The problem with Caldwell’s fielding remained. His 31 errors were more than any other team in the league made at the position. Meanwhile, in Cleveland, Lew Fonseca flashed the leather, making just eight errors at first base. Further solidifying his job against any Indians minor leaguer with ideas, Fonseca made 209 hits, led the American League with a .369 batting average and had 106 RBIs. The team as a whole improved, moving from seventh place in 1929 to third place in 1930. They had little need for the backfield hero.
Still, 1930 held hope. Caldwell had excelled as a batsman. He was pulling a paycheck as a professional athlete, paying his bills, and helping his parents. The New Haven Register reported on October 17 that he had purchased a home in the Valley Falls section of Cumberland for his parents. He continued to find ways to hustle a buck as a star athlete without accepting a job from a Yale classmate.
On November 1, 1929, the Register reported that he had formed the Bruce Caldwell All Star Football Team, made up of collegians from Yale, Syracuse, Villanova, Ohio State, Fordham, New York University, Purdue, Brown, California, Texas, Illinois, Rutgers, and Mississippi.
Caldwell had long stated that he would one day be a businessman, and the All Stars were strictly a business move. He had been wooed by the NFL’s Providence Steam Roller for 1929 but rejected the team’s offer as too little. Now he would harness the economic firepower of his fame, as did Ruth and Gehrig with their barnstorming teams, their Bustin’ Babes and Larrupin’ Lous. Caldwell set admission to see the All Stars at 75 cents, aggressive compared with the 50 cents for reserved seats and 15 cents for general admission charged by the New Haven Profs for a baseball game.
The handbills for the first game of the Caldwell All Stars touted Bruce as “Yale’s Greatest Football Star and All-American Player.” He ignored complaints that he was trying to capitalize on Yale’s name. He needed the money. The stock market crash of October 1929 had wiped out his $25,000 equity. He was broke and in debt.
The Caldwell All Stars barnstormed throughout Connecticut and Eastern League towns, rocking the gate and pummeling teams like the Bridgeport Westerns and the All Stamfords, elevens made of local semipros and police officers. Every game was preceded by an exhibition of punting and drop-kicking by the Bruiser. Every newspaper article about the All Stars sought to wring electricity out of Bruce’s Ivy League fame. By anyone’s estimates, the enterprise was well attended and thus profitable.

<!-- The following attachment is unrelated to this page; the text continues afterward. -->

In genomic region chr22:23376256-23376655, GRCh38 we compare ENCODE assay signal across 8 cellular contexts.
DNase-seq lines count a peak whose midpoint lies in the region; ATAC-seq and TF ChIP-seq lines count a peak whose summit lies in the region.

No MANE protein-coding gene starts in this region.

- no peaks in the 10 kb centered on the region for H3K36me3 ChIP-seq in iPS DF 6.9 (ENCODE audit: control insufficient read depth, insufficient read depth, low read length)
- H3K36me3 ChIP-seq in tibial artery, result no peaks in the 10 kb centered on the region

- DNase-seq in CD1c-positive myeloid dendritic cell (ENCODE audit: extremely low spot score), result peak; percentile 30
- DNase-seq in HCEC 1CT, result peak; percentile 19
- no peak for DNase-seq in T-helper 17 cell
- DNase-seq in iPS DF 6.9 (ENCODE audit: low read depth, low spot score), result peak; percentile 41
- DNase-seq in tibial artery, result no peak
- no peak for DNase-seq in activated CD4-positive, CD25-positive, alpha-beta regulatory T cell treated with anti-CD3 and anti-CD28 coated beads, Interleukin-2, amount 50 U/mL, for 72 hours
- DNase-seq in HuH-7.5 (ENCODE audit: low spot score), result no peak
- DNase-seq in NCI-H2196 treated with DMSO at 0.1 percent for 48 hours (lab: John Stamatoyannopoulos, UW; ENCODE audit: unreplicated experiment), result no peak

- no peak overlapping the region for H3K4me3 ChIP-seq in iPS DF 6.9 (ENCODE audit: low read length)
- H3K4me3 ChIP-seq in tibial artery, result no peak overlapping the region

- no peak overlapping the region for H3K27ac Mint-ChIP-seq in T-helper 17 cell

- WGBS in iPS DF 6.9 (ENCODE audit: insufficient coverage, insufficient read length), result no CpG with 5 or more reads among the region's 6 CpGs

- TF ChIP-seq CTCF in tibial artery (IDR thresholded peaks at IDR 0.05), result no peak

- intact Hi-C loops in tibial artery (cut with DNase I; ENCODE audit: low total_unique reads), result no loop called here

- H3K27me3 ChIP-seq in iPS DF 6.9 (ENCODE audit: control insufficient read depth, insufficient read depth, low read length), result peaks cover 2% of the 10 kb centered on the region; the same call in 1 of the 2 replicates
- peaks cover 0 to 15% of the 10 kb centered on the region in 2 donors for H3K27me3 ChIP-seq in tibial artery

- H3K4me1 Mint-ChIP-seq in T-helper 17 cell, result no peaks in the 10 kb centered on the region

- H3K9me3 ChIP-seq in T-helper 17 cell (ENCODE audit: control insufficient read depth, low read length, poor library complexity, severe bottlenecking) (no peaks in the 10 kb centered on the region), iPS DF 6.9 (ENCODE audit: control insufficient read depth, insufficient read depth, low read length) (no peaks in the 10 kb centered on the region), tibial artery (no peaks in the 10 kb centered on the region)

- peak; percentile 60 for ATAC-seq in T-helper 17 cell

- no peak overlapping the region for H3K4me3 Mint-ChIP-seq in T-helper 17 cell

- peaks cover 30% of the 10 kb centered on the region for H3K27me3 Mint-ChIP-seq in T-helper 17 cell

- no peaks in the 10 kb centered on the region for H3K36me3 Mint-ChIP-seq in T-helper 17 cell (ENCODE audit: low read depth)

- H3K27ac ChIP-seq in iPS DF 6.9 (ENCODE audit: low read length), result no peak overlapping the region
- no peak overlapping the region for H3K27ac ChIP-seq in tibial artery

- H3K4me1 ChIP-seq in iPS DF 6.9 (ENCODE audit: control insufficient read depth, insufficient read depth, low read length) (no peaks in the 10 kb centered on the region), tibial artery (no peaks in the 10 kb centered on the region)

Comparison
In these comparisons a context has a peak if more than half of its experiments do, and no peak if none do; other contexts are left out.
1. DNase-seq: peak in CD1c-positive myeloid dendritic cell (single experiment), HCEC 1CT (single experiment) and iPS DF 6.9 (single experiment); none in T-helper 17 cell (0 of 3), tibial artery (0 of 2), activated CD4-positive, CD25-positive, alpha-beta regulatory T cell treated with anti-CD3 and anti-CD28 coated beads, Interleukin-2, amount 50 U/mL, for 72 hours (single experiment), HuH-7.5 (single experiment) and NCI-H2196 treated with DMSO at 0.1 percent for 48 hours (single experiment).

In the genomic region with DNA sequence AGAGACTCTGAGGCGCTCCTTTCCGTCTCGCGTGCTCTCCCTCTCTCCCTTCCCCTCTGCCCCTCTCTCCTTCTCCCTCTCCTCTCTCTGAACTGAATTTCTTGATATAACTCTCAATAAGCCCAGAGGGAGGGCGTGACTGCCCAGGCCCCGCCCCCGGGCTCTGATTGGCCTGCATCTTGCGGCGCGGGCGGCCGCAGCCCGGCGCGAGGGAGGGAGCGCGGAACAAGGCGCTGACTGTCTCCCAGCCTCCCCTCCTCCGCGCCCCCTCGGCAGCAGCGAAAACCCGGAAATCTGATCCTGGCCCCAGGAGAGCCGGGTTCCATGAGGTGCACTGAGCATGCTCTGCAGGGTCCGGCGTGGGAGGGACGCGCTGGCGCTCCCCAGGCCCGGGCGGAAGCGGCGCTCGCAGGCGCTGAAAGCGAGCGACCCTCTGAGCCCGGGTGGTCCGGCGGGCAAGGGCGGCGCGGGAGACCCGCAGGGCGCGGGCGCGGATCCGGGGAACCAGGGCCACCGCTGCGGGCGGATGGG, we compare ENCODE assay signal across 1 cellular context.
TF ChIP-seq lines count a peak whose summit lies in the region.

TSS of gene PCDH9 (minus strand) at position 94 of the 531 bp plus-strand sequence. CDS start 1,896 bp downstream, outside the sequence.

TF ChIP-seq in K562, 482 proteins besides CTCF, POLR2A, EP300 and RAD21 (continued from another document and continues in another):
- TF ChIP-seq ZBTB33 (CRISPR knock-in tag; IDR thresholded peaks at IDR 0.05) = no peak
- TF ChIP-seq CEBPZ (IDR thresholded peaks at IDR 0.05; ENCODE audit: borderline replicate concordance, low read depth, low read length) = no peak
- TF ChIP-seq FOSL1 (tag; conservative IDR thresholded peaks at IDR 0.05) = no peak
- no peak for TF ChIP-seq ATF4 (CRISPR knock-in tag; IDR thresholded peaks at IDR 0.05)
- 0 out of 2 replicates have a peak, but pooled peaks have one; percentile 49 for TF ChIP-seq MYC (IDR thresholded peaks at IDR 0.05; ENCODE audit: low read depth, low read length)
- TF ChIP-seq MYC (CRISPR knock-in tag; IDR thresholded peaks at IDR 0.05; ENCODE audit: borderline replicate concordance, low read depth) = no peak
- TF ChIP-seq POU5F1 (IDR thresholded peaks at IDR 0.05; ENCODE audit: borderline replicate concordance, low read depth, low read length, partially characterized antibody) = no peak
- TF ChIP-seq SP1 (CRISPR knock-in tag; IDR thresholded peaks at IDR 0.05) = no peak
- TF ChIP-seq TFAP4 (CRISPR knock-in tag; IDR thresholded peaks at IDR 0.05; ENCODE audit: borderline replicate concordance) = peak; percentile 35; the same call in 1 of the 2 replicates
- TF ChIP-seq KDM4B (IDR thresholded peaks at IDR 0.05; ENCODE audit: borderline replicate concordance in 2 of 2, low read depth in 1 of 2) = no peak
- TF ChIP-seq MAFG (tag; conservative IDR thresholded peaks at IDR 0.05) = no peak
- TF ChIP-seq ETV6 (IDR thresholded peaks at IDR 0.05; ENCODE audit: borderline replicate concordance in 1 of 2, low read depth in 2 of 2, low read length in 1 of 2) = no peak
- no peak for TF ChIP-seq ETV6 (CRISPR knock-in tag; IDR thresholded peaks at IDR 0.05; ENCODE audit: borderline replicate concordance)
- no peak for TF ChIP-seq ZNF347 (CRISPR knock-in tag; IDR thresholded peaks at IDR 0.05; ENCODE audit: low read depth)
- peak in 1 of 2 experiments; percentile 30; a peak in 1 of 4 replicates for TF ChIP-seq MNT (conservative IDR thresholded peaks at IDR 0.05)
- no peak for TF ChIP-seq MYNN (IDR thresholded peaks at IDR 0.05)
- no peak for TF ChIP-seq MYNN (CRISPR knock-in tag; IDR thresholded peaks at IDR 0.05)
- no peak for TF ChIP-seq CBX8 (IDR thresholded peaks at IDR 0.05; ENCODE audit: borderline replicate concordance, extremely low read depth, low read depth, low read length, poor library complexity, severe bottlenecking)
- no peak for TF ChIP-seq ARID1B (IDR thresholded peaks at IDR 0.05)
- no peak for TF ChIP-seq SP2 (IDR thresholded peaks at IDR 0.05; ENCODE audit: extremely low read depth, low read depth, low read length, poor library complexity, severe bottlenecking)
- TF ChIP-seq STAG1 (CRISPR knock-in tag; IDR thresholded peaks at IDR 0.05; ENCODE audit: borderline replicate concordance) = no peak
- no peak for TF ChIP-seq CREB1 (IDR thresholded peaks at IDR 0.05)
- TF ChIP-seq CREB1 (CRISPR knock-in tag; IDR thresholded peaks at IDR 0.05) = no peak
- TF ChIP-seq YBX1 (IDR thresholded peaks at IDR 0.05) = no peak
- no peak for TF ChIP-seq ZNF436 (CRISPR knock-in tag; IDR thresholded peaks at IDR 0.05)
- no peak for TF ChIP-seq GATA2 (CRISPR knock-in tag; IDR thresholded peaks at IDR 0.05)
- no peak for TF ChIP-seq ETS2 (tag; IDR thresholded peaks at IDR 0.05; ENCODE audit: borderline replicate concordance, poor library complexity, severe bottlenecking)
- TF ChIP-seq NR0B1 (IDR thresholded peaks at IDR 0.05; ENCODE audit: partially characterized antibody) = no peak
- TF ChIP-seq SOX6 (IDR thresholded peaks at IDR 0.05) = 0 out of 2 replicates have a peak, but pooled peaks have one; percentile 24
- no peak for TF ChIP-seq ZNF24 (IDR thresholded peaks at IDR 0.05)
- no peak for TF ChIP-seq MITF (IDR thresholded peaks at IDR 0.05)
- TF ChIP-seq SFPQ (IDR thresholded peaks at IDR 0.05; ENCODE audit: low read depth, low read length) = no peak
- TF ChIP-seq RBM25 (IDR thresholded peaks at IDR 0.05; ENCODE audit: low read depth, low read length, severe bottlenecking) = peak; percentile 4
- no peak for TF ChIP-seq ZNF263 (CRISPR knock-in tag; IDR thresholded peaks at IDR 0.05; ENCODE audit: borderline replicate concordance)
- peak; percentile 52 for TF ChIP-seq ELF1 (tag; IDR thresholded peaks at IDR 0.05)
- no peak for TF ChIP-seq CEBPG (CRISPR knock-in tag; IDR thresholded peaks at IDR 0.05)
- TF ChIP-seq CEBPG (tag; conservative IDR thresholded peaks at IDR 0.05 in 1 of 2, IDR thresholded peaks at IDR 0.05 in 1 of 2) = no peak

With that payday behind him, Caldwell signed on with the (New Haven) Williams semipro team of the Eastern Football League. He took a paycheck for one game against the Newark professional eleven at Savin Rock Park in New Haven on November 24, 1929.
In 1930 Caldwell went to spring training with the Indians hoping to displace Fonseca at first base. His Eastern League season had impressed the Indians management. They had signed him to a $700-a-month nonguaranteed contract. But before Opening Day the Indians sold him to Minneapolis of the American Association. With the Millers he found himself behind three talented first basemen, Hooks Cotter, 35-year-old High Pockets Kelly, who eventually was elected to the Hall of Fame, and Chick Tolson, another 35-year-old, who had five years in the major leagues. Type-cast and crowded out, Caldwell got just 24 at-bats in 10 games for Minneapolis, getting eight hits. But there just wasn’t room for him on the Millers. He was released in June, and the Indians also cut their ties with him. Caldwell signed with the Albany Senators of the Eastern League and batted .380 with 17 home runs, seven triples, 19 doubles, and a .642 slugging average in 321 at-bats. Though he found his Eastern League bat right where he had left it in 1929, he also found his glove right where he had left it, committing 19 errors.
As the 1930 season wrapped up, Caldwell was ready for his next autumnal fling at entrepreneurship. He opened a smoke shop near the Yale campus. He and two partners put only $200 in the venture, and sold $50,000 worth of stock to Yale fans eager to be associated with Bruisin’ Bruce. The New York Times ran a photo of Caldwell behind the smoke shop’s lunch counter, waiting on Smoky Joe Wood and William Hinchcliffe, Yale’s tennis coach. Meanwhile Caldwell looked for new worlds to conquer.